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Thread: Which Fuscia Dunlop book?

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    Which Fuscia Dunlop book?

    What should I buy first?

    “Every grain of rice”? First?


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    "Every Grain of Rice" is the best introduction, and covers the widest regional styles. There is some duplication of recipes with the earlier books (Land of Plenty/Sichuan Cookery and Revolutionary Chinese), but in some cases it's good because she's refined the recipes and adapted for fewer hard-to-find ingredients. After that, I'd get the others in this order, just based on what I've found easy or fun to cook, so your mileage or anyone else's may vary:

    "Land of Plenty/Sichuan Cookery" -- her first book, has the most in-depth information and background, and of course this is a great regional style. There's a lot of text and fewer (not so great quality) photos though, compared to the great photography in her later books. If you need photos of dishes for inspiration, this may not satisfy as well as her other books. Still, a must-have if you like Sechuan style.

    After that, I found her latest book -- "Land of Fish and Rice: Recipes from the Culinary Heart of China" -- to be filled with good stuff, and an interesting variation from the other regions.

    Finally, "Revolutionary Chinese" has some good recipes but it didn't click with me as well as the other books. Maybe it's just my personal taste. I've still cooked some good things from it, and you'd probably want it eventually to fill out the series.


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    Quote Originally Posted by boomchakabowwow View Post
    What should I buy first?

    “Every grain of rice”? First?
    Really depends on what you like to cook, they all tackle different regions—I have four of her books, all well written. Lately I've spent more time with "Revolutionary...". What makes you want a Dunlop book?

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    Quote Originally Posted by DitmasPork View Post
    Really depends on what you like to cook, they all tackle different regions—I have four of her books, all well written. Lately I've spent more time with "Revolutionary...". What makes you want a Dunlop book?

    The mere mention of Chinese food cooking will cause she someone to tell me to buy here books. I’ll leaf thru a few at the bookstore.

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    I like "Breath of a Wok" by Young a lot - well written, a cookbook you'll want to read. My Dunlop "Every Grain...." is a close second.
    Older and wider..

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    I've got other Chinese cookbooks. The reason I recommend Dunlop is that aside from the context she provides, a very high percentage of the recipes I've tried from her books just work. Sometimes with a little adjustment to taste, but the hit to miss ratio has been high. That's more than I can say for some other cookbooks I've collected over the years.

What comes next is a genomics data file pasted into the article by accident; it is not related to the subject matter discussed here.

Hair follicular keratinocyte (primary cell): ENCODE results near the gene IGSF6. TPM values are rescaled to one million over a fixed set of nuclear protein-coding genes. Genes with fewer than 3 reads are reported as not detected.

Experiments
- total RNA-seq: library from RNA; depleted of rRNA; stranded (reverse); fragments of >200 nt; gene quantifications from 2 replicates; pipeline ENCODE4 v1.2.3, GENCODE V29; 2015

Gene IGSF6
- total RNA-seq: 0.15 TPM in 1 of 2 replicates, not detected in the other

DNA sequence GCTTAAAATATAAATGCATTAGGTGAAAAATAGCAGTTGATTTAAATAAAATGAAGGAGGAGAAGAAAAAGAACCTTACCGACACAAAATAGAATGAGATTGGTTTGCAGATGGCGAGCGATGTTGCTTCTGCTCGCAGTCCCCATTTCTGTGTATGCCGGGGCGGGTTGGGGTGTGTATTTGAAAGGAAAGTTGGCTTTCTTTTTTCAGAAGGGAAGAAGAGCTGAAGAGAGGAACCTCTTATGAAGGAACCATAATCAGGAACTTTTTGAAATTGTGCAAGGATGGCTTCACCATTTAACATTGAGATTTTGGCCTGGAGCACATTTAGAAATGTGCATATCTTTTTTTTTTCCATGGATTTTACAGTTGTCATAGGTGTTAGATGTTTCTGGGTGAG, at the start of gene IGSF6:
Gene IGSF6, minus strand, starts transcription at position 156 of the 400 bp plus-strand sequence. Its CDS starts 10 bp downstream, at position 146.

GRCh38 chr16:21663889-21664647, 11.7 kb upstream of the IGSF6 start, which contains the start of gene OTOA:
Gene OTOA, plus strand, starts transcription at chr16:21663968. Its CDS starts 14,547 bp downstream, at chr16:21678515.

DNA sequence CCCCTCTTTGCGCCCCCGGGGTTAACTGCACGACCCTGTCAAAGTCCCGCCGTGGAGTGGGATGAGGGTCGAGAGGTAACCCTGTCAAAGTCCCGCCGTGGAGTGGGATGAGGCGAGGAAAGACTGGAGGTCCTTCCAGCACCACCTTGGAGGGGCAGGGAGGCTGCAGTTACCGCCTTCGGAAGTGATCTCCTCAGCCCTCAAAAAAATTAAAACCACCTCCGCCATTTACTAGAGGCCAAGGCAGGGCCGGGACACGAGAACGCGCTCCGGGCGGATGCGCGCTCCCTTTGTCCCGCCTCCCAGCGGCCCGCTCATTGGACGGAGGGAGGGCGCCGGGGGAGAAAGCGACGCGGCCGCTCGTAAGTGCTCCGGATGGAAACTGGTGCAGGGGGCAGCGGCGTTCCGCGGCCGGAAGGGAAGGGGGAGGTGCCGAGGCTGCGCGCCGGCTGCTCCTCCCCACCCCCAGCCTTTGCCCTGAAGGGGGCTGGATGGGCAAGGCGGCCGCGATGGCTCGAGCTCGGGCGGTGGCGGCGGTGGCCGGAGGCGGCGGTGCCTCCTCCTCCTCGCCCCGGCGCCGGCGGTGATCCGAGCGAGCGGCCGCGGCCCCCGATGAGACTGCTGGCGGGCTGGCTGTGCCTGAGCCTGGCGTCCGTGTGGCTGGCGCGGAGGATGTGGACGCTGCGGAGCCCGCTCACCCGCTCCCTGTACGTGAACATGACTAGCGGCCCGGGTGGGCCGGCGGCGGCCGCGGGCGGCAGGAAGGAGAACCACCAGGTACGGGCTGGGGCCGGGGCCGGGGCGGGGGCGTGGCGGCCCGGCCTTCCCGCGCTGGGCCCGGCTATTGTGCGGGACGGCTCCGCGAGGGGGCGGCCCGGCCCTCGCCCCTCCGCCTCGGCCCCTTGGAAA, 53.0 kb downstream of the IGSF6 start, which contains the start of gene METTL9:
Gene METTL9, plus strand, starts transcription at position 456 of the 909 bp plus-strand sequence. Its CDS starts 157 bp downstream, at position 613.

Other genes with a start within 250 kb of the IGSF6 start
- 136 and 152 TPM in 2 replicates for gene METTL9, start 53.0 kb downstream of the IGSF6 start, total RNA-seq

I'd like to hear about other good ones though. I'll take a look at "Breath of a Wok."

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    "Sichuan cookery" I have - the only thing I do not like (and which seems to be a common point of criticism with this and other Dunlop books) is the lack of full photography....

    BTW, has any cookbook author ever done a cookbook (especially chinese) organized along "10 dishes, 10 recipes (and context) each" instead of "100 dishes, 1 recipe each"?
    "All right. So whatdya do with it?" - "Whatdya mean 'Whatdya do with it?" - "Self defense? Mayhem? Shish kebab?"

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    Quote Originally Posted by LifeByA1000Cuts View Post
    BTW, has any cookbook author ever done a cookbook (especially chinese) organized along "10 dishes, 10 recipes (and context) each" instead of "100 dishes, 1 recipe each"?
    I like the idea of this alot. I think its rare, although sometimes you might get 3-4 variations.

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    Quote Originally Posted by boomchakabowwow View Post
    The mere mention of Chinese food cooking will cause she someone to tell me to buy here books. I’ll leaf thru a few at the bookstore.
    I find Dunlop's books to be informative, written in an engrossing manner—her "Shark's Fin and Sichuan Pepper" is a fascinating read.

    Of the numerous Chinese cookbooks I have, if I had to make an essential desert island list, it'll be:
    • Barbara Tropp's "The Modern Art of Chinese Cooking."
    • Virginia Lee and Craig Claiborne's "The Chinese Cookbook."
    • Bruce Cost's "Asian Ingredients."
    • Fuchsia Dunlop's "Revolutionary..." or "Land of..."
    • Eileen Yin-Fei Lo's "Chinese Kitchen."
    • Irene Kuo's "Key's to Chinese Cooking."

    I do have an old Chinese-Hawaiian cookbook that has very old fashioned recipes like joong, but the book is meant for cooks that already have a good knowledge of Chinese cookery techniques.

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    Quote Originally Posted by LifeByA1000Cuts View Post
    "Sichuan cookery" I have - the only thing I do not like (and which seems to be a common point of criticism with this and other Dunlop books) is the lack of full photography....

    BTW, has any cookbook author ever done a cookbook (especially chinese) organized along "10 dishes, 10 recipes (and context) each" instead of "100 dishes, 1 recipe each"?
    James Peterson did a book called Glorious French Food that was sort of organized around a discrete number of themes with tons of variations on each theme. It’s a great book, taught me a lot about cooking.

    Rick

    Ps, never did much Chinese cooking at home, I’m going to give one of these a whirl.


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